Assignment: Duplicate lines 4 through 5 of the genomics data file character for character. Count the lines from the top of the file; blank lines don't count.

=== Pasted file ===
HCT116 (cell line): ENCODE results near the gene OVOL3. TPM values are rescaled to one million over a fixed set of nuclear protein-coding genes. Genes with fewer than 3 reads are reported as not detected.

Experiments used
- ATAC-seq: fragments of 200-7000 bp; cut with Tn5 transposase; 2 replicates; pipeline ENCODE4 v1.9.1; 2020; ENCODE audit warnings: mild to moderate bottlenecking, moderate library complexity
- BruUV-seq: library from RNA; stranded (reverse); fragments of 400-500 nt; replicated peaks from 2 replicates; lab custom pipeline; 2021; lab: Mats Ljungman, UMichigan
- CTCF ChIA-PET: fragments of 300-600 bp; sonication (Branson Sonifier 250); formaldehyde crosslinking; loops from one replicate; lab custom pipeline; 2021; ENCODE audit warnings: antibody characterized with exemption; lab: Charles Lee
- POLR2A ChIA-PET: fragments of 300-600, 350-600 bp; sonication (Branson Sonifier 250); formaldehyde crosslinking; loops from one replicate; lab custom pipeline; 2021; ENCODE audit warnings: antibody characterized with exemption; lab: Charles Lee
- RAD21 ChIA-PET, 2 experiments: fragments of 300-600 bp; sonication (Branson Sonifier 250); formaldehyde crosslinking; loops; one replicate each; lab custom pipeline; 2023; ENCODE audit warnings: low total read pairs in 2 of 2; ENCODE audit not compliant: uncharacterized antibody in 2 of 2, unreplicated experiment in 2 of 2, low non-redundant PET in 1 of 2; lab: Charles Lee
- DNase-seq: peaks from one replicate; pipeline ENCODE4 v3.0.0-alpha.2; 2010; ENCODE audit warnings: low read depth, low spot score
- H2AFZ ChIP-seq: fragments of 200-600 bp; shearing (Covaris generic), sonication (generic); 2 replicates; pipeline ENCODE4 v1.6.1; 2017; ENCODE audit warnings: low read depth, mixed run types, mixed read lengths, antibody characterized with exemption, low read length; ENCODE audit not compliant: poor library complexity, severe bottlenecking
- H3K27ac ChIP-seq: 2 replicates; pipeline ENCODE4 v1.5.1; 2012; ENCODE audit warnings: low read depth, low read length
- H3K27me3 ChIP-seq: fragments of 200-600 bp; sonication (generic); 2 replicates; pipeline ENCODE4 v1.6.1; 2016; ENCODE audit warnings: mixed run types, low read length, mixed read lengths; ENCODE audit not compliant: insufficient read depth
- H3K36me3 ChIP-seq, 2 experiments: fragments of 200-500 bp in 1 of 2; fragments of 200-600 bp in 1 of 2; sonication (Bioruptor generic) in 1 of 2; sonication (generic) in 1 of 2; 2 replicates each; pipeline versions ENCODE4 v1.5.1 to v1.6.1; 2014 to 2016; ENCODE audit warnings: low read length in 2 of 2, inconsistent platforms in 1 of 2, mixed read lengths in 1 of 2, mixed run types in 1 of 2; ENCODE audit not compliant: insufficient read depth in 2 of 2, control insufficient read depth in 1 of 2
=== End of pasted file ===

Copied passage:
- BruUV-seq: library from RNA; stranded (reverse); fragments of 400-500 nt; replicated peaks from 2 replicates; lab custom pipeline; 2021; lab: Mats Ljungman, UMichigan
- CTCF ChIA-PET: fragments of 300-600 bp; sonication (Branson Sonifier 250); formaldehyde crosslinking; loops from one replicate; lab custom pipeline; 2021; ENCODE audit warnings: antibody characterized with exemption; lab: Charles Lee